Plovdiv Travel Guide: What to See, Do, Costs, & Ways to Save

Plovdiv is a unique blend of history and modernity. Only a few cities in the world can be proud of such a rich historical heritage.

History of Plovdiv

The city is situated amidst lush Thrace and it has existed for thousands of years. According to many scholars, it is a contemporary of Homer’s Troy.

Plovdiv has changed many names during its long existence.

The first fortified settlement at these lands was founded by the Thracians, who called it Evmolpia. Later, Philip of Macedonia – the father of Alexander the Great, conquered it and gave it its name – Philippopolis. During Roman times, the city was named Trimontium.

Once the Slavs settled here, they gave the city a new name – Paldin. During the five-century-long Ottoman Dominion, the city was named Filibe, and nowadays it is called Plovdiv – aname, chosen after the modification of the Slavic name.

What to visit in Plovdiv ?

In order to explore the city and all its attractions, you will need at least 2-3 days. Most of its sites are concentrated in the Old Town. There is the ancient theater, built in the second century AD.

It is located between Taksim and Dzhambaz hills and is exceptionally well preserved.

After careful restoration of the ancient theater, nowadays it is open for performances. The theater hosts numerous theatrical and musical performances. Its splendid acoustics is due to its magnificent architecture.

Top place to see in Plovdiv

Another interesting monument is the Roman stadium, located below the main street in the downtown – Dzhumaya square.


It was also built during the second century AD. In the past there were held sport events, gladiator and animal fights. The stadium could accommodate up to 30,000 spectators.

The Ancient Forum also dates back to Roman times.

It is located near the Central Square, near the Central Post Office. Built in the 1st century, during the reign of Emperor Vespasiyan. It is a complex of buildings, a library, minting house, an odeon, etc.

The eastern gate of the fortress walls – the famous Hissar Kapiya in the Ancient Plovdiv, has remained since the Middle Ages.

There are several floors of layered construction, bearing the characteristics of the Second Bulgarian Kingdom, the Ottoman period and the Bulgarian Revival.

The city has several museums – History Museum, Archaeology Museum, Ethnographic Museum, Natural History Museum and an Art Gallery. Each of them is proud for its unique collections and exhibits.

Travel Map of Plovdiv

As a city where people live peacefully with different religions, Plovdiv is very rich in temples. The Orthodox Christians are proud of their old churches – the Metropolitan temple St. Marina, the churches St. Petka, St. Konstantin and St. Helena, etc.

The Catholic community is served by the Cathedral of St. Ludwig, and the Muslims have Dzhumaya mosque – a building with remarkable architecture.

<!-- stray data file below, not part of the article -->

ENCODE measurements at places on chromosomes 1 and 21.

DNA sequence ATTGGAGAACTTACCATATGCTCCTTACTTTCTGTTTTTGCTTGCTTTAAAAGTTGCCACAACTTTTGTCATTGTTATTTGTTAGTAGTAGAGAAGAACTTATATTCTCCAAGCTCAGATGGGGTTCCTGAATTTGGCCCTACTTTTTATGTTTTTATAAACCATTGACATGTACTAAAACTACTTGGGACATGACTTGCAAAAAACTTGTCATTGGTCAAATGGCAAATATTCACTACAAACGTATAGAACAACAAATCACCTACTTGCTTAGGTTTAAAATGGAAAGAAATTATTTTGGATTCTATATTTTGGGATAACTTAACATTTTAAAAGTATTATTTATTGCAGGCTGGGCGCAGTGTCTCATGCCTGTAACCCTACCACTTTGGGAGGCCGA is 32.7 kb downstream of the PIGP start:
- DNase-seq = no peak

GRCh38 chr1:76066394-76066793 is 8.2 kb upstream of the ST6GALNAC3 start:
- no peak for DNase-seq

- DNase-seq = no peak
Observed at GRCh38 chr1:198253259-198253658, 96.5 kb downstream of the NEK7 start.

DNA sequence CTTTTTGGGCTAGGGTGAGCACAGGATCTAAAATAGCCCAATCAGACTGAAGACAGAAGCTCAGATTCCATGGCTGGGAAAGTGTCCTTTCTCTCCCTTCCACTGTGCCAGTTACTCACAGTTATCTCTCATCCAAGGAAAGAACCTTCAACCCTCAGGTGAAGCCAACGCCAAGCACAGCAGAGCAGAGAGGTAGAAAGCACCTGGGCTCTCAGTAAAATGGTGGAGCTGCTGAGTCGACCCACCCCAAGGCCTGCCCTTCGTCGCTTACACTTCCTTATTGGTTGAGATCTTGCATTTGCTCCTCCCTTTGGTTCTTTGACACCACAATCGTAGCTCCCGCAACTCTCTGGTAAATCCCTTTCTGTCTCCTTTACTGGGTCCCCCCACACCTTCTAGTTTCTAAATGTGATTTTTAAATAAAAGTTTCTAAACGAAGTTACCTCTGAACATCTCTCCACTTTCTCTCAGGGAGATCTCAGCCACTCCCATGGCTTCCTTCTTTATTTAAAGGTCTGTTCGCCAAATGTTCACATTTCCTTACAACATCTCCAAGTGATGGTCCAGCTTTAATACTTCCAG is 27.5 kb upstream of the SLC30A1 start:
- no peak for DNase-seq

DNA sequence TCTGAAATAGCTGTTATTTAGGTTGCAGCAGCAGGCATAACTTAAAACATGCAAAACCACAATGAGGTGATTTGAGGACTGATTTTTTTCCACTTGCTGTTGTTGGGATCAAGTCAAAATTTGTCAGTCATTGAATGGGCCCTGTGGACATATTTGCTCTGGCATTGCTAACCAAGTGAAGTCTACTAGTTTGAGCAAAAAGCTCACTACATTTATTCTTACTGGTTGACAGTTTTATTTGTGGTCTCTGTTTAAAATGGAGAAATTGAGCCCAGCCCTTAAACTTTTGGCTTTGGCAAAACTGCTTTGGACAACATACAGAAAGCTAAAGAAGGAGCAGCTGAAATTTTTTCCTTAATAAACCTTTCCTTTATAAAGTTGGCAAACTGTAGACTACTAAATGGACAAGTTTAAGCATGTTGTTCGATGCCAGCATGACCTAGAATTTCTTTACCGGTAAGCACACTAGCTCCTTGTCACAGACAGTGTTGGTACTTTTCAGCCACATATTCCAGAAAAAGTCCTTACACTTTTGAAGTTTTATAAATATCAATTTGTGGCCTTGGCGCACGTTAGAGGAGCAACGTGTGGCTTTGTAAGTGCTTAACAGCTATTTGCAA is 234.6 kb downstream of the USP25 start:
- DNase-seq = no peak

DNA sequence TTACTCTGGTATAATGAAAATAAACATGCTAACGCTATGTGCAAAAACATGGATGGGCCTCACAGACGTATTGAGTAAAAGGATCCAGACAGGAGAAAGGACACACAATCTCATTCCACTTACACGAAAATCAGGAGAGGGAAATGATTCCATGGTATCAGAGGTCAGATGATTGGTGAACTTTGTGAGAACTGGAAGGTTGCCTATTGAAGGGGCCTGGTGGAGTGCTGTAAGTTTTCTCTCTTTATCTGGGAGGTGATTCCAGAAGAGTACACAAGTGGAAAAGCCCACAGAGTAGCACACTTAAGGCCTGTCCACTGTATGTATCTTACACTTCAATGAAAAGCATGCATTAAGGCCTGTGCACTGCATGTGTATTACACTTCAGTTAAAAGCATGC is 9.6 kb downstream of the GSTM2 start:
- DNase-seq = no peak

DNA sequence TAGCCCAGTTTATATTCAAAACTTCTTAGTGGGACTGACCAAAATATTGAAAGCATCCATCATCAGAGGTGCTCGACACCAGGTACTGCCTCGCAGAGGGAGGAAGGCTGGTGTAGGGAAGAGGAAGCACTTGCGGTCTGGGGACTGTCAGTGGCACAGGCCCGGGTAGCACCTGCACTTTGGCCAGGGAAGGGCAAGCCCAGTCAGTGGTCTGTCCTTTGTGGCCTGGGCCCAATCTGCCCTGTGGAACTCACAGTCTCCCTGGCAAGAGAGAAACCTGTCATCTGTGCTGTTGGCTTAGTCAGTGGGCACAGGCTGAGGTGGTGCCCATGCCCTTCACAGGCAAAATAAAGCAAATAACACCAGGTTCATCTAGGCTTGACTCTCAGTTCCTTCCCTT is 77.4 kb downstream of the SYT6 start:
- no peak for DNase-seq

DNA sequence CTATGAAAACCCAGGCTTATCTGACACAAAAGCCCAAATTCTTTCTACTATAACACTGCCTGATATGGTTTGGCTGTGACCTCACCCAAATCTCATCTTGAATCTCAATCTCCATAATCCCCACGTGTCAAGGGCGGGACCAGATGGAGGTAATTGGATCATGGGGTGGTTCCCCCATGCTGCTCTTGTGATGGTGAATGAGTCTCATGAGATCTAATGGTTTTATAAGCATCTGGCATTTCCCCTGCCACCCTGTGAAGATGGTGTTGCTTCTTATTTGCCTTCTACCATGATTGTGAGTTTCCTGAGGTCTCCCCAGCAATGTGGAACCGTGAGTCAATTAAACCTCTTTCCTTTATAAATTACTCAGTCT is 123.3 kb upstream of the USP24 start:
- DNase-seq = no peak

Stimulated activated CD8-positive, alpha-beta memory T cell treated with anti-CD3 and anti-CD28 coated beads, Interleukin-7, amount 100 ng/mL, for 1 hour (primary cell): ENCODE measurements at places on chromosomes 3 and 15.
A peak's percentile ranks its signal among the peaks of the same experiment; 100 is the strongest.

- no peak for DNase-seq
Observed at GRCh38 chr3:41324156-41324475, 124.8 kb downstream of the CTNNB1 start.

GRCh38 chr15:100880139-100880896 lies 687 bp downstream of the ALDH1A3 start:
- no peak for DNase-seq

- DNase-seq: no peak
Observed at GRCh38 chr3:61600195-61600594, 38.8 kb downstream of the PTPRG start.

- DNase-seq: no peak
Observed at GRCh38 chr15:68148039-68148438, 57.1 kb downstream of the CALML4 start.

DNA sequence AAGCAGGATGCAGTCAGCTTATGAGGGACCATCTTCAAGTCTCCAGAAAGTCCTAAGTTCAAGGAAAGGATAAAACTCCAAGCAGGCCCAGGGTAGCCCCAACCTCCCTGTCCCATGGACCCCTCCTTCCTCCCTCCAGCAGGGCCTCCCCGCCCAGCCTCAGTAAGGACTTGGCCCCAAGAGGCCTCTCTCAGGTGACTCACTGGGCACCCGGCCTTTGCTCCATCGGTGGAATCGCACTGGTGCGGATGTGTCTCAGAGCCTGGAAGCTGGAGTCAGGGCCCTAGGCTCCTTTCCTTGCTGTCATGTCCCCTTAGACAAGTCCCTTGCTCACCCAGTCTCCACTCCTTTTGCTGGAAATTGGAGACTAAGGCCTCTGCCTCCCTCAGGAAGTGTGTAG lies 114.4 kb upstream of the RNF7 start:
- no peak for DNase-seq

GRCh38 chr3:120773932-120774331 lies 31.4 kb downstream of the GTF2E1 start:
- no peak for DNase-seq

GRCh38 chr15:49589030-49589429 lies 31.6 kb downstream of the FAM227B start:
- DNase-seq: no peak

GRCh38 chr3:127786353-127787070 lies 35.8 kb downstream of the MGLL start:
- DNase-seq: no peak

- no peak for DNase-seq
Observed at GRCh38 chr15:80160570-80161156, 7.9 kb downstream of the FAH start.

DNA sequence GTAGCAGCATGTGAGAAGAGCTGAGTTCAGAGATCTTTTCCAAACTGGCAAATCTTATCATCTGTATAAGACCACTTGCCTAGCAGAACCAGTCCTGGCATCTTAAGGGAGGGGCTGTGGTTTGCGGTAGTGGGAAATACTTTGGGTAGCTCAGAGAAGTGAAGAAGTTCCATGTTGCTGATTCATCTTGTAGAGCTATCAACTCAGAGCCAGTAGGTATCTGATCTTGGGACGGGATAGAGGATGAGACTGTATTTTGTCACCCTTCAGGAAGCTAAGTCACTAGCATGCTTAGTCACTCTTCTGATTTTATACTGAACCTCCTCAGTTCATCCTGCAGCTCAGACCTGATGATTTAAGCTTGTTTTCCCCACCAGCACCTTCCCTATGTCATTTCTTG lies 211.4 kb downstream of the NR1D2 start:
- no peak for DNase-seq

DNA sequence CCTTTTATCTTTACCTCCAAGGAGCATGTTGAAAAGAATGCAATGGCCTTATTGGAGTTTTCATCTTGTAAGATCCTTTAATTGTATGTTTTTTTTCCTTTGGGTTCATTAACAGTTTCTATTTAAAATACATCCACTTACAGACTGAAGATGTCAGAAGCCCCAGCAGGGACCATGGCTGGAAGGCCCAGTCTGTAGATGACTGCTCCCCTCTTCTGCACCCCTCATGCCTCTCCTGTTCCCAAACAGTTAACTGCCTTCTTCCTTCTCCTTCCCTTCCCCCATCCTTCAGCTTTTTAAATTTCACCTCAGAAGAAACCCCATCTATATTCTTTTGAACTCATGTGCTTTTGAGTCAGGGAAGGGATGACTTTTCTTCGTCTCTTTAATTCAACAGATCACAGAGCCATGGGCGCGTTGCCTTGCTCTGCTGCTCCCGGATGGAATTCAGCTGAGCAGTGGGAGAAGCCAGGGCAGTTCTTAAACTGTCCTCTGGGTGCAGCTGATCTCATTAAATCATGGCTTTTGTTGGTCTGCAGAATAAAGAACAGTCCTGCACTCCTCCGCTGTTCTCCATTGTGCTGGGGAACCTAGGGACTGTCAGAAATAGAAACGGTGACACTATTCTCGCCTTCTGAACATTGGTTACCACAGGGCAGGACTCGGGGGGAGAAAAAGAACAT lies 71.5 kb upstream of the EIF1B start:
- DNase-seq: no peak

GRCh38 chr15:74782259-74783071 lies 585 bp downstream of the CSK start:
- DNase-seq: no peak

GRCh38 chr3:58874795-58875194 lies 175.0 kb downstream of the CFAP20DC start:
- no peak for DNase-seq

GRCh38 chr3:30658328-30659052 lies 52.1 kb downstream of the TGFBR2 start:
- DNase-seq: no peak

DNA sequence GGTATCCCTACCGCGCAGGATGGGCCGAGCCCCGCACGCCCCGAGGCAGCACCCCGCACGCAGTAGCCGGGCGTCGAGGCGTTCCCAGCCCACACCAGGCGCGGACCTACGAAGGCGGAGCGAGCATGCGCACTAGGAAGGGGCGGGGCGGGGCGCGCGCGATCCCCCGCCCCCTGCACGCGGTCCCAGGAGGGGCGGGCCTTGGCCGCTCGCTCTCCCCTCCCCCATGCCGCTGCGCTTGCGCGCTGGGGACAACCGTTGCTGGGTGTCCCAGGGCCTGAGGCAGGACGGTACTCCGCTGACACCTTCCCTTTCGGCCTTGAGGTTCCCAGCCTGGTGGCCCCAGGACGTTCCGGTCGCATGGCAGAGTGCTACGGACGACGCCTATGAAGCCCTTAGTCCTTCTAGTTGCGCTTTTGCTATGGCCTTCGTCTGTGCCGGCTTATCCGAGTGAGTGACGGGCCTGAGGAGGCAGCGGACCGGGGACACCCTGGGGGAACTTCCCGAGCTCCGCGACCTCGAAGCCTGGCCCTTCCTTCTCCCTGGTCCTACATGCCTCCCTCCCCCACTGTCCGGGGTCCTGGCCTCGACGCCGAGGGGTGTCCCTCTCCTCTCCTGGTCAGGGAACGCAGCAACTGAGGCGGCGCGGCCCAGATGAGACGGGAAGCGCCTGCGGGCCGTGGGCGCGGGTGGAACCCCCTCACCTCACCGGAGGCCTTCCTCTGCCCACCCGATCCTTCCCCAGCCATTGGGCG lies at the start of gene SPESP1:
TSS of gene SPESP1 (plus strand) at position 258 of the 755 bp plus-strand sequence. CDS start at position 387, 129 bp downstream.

Plovdiv is a city which eagerly keeps its past, but lives in the present.

The town is very lively, with numerous pubs, restaurants, clubs and hotels. Its main street is a place where you can find the latest trends in fashionable boutiques and stores.

Video guide – Top Things to See & Do in Plovdiv

Here is a quick guide for your visit to Plovdiv

Restaurants in Plovdiv

There’s no shortage of places to eat or drink in Plovdiv with some great new places opening up in recent years, particularly in and around Kapana.

Overall the quality of food and variety on offer is also improving although dining experiences can still be a bit of a hit or miss affair and most people opt for the safety of pizzerias of which there are plenty of good ones.

We have personally checked out many of the restaurants here and encourage you to check them out for yourselves. In the Old Town most of the restaurants are fancy and on the expensive side and there are few places to buy a snack.

On and near the main pedestrian street you will find all manner of snack bars, cafes serving food, pizzerias and take away such as pizza slices, doner kebabs, cardboard cups of hot sweetcorn and more.

Arriving & Getting Around

The city centre, with its numerous points of interest, is fairly spread out and that, combined with the hot climate, means you can easily exhaust yourself walking from one to the other.

One good way to get around the sights following what is no doubt the most logical route is to take the free walking tour that is put on every Wednesday morning and afternoon by the Tourist Information Centre.

Luckily there are cafes and bars literally everywhere so you can take frequent breaks. Bear in mind that you are best using the bathroom here, though unlike most Bulgarian cities Plovdiv does have some decent public toilets.


Getting to Plovdiv by car is relatively easy compared to getting around by car once you have arrived. Much of the centre is with restricted car access, pedestrianised areas and one way streets. Street signs are hard to discover!

To be honest if you book accommodation in the city centre (preferably with car park option) you do not really need to use your car, as most of the attractions are within walking distance of one another.

If visiting for the day, parking can be something of a problem, with most of the city centre designated ‘Blue Zone’, at a cost of 1 lev per hour. You can usually find a parking.


In all there are three exits for Plovdiv on the Trakia motorway, the second one (blue route 64) being the most direct if you want to get to the city centre.

Past various industrial units and car showrooms – you will need to take a left at bul. Bulgaria and then right at the next roundabout past the Plovdiv Fairgrounds.

The speed limit is 50 km/h within the city limits, and 90 km/h on the main roads out of town. Motorway varies between 120-140 km/h depending on road conditions

“Come with friends! It’s a city to experience…”

See more: 3 minute Plovdiv – Video travel guide of Plovdiv